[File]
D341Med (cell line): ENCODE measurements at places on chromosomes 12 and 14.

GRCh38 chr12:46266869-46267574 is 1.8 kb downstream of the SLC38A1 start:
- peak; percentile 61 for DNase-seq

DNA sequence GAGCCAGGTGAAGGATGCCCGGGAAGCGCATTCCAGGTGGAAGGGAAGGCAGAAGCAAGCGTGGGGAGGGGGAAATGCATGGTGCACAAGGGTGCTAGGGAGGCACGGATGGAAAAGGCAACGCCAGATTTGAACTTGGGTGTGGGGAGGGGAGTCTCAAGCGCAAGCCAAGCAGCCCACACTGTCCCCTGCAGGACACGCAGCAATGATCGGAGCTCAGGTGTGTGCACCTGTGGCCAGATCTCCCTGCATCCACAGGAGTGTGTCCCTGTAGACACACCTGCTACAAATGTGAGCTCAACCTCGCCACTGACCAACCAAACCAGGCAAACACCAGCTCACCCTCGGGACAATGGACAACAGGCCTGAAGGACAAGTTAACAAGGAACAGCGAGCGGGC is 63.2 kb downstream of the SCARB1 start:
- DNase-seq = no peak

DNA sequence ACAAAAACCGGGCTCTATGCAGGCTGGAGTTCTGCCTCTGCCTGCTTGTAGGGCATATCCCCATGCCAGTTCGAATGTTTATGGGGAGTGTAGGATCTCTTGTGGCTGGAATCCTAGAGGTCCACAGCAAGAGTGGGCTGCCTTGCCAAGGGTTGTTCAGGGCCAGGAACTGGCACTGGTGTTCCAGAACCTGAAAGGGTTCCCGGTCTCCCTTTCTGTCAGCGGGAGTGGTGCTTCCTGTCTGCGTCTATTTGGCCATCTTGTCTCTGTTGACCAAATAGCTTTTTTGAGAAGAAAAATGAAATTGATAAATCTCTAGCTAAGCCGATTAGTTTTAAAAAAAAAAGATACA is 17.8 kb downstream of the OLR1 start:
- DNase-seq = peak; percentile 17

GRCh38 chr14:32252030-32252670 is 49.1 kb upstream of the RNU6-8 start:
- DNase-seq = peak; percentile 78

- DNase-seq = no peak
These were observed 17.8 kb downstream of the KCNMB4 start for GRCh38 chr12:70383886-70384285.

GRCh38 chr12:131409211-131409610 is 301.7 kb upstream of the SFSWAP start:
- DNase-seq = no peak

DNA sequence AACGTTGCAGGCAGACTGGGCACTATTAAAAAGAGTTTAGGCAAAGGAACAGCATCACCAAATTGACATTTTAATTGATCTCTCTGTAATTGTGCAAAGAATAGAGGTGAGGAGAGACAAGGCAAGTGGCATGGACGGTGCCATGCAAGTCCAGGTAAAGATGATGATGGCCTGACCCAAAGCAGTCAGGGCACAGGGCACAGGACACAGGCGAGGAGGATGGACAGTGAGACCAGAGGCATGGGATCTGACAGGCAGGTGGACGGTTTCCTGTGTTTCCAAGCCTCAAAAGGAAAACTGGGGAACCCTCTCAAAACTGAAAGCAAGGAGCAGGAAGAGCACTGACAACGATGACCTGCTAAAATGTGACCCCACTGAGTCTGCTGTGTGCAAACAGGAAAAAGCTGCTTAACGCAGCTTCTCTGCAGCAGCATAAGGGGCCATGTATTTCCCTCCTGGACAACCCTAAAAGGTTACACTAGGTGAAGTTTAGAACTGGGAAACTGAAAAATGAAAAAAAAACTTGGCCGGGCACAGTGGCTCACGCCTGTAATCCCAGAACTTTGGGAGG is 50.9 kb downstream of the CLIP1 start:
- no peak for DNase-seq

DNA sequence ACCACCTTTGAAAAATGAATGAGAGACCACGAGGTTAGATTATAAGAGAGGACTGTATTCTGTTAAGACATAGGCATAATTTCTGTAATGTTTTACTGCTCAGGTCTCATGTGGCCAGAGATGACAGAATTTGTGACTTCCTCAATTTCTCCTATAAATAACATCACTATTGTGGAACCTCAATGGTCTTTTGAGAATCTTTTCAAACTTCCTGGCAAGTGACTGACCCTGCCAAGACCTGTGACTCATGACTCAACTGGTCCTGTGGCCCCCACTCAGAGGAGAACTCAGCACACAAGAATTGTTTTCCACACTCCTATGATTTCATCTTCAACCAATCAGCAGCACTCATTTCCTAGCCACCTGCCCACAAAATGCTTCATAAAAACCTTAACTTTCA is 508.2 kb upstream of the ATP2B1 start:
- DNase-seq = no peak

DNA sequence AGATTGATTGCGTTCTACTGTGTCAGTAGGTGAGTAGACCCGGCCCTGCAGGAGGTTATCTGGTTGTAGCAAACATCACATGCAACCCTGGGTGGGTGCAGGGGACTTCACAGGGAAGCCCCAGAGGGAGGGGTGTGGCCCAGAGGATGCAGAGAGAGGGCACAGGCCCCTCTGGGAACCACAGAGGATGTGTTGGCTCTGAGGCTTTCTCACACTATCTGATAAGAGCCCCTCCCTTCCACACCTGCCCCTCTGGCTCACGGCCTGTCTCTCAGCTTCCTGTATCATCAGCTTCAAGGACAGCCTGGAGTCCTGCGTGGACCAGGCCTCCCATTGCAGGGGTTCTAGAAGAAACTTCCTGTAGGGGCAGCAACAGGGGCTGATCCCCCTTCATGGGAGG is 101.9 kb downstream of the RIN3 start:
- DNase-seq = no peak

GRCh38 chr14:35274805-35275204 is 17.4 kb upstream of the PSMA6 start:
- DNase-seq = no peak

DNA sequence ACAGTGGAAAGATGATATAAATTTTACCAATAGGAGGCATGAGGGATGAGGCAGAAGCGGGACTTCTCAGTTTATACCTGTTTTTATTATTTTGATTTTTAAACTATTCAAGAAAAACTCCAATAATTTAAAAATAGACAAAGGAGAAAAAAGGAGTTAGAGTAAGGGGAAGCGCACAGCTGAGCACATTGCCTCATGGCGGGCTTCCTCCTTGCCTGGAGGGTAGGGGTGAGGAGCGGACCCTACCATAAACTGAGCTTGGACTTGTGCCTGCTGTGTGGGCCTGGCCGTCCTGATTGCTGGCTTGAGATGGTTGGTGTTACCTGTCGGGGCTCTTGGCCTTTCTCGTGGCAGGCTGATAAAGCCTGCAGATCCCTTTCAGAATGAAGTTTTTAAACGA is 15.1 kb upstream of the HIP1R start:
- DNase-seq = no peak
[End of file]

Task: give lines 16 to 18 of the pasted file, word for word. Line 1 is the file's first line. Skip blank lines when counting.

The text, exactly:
DNA sequence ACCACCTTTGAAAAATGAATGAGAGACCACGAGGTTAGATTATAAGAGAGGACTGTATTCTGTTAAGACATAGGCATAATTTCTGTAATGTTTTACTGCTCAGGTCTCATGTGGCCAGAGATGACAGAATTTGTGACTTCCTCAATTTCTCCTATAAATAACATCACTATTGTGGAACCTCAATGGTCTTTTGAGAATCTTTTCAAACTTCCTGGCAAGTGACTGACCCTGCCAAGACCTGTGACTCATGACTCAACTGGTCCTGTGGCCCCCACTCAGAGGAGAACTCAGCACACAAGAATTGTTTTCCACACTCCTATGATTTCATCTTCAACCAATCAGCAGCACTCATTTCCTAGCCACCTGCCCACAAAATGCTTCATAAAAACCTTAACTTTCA is 508.2 kb upstream of the ATP2B1 start:
- DNase-seq = no peak

DNA sequence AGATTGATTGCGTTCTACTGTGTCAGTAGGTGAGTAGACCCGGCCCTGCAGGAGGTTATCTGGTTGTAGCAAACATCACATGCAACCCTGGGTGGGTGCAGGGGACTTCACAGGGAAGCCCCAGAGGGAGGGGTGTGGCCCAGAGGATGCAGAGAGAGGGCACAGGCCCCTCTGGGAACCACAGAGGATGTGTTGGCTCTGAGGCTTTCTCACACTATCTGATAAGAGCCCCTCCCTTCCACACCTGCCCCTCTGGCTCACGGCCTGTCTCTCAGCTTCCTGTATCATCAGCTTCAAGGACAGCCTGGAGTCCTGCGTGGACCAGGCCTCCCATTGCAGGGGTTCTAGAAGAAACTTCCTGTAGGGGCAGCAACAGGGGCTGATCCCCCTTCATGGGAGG is 101.9 kb downstream of the RIN3 start: